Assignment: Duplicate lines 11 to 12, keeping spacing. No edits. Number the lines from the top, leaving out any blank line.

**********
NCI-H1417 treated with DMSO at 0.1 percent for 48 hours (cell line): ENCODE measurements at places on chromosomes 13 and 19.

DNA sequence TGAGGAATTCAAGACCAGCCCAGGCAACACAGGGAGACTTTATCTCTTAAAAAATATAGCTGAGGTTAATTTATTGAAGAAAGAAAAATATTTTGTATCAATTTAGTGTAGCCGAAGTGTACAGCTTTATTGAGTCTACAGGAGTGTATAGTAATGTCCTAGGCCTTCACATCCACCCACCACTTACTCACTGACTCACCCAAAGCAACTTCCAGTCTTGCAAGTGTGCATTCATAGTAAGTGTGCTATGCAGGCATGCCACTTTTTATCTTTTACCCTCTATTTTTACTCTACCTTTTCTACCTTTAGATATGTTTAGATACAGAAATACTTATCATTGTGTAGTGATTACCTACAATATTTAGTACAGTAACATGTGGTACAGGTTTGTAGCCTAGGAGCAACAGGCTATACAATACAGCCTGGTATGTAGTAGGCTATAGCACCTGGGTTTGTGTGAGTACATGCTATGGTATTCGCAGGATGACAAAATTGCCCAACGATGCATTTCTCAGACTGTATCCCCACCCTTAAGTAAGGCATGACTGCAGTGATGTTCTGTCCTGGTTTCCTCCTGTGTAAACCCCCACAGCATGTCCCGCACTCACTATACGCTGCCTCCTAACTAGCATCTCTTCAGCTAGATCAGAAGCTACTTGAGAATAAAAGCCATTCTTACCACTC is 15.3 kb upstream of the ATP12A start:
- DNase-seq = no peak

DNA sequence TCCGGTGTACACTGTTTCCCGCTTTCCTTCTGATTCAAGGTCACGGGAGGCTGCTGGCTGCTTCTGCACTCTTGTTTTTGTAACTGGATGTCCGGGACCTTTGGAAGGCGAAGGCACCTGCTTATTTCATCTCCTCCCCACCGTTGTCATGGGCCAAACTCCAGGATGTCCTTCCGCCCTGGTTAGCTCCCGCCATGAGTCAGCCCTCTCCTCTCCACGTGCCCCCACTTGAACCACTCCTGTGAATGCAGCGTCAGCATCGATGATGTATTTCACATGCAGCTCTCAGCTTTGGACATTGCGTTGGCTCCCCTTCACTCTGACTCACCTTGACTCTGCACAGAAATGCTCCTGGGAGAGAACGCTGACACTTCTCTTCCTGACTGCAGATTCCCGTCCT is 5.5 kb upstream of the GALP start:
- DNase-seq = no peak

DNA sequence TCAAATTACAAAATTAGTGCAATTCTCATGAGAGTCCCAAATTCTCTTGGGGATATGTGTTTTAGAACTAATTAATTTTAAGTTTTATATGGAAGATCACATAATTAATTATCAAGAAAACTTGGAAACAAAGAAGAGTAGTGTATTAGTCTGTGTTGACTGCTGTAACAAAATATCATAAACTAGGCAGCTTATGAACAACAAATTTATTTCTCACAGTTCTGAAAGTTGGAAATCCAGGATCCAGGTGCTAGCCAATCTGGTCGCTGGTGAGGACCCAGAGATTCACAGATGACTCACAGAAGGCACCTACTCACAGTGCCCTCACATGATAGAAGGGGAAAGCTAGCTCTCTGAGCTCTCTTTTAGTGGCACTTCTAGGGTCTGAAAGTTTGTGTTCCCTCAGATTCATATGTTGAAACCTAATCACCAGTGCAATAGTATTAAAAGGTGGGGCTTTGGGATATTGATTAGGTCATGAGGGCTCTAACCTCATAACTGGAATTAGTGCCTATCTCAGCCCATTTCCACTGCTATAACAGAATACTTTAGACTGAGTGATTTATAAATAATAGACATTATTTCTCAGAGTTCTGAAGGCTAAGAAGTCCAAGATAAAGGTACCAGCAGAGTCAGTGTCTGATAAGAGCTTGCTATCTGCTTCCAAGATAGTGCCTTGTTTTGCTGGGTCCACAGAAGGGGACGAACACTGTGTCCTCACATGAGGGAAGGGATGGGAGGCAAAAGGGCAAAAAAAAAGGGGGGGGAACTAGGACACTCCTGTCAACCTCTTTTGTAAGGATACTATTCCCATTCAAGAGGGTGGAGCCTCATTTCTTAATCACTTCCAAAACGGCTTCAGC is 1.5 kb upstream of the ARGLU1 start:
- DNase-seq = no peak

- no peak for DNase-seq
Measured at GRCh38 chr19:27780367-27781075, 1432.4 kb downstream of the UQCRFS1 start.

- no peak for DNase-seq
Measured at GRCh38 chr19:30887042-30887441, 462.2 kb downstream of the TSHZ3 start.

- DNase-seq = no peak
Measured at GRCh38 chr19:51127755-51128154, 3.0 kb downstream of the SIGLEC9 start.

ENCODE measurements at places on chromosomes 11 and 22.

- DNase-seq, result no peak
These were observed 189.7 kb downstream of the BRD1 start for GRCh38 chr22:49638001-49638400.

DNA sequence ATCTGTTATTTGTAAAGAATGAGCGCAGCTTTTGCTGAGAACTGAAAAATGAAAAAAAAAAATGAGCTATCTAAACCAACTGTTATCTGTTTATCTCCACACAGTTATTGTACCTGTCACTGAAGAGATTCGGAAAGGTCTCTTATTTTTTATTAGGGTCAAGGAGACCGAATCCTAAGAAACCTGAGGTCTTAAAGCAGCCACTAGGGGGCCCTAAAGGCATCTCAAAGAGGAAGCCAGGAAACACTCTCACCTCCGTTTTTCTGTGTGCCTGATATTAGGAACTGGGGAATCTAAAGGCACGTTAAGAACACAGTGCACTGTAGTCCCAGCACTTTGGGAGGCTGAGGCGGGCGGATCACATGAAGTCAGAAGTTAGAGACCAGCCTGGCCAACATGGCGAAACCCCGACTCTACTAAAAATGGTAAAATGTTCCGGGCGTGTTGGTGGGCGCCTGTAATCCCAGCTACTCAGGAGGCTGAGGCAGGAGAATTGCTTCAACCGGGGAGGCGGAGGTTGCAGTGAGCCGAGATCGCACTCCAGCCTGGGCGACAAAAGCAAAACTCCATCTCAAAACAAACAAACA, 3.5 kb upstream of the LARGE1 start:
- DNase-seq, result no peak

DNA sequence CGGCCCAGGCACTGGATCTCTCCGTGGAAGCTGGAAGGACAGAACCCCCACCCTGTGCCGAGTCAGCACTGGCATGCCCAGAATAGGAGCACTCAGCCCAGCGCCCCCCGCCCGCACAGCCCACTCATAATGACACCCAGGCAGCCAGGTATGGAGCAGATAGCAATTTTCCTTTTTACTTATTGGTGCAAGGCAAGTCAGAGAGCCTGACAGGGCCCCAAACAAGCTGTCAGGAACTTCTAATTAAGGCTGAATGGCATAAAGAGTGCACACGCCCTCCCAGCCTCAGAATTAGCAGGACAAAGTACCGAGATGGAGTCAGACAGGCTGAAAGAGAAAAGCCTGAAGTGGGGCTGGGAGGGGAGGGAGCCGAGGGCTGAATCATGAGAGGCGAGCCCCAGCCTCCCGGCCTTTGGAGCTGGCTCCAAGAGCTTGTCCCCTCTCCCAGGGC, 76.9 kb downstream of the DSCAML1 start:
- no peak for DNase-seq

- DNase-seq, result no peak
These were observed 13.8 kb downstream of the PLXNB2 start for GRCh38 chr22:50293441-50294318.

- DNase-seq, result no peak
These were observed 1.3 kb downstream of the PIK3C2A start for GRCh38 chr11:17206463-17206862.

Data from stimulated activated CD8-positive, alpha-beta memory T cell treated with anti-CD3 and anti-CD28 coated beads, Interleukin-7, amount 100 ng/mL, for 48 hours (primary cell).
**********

Measured at GRCh38 chr19:30887042-30887441, 462.2 kb downstream of the TSHZ3 start.

- DNase-seq = no peak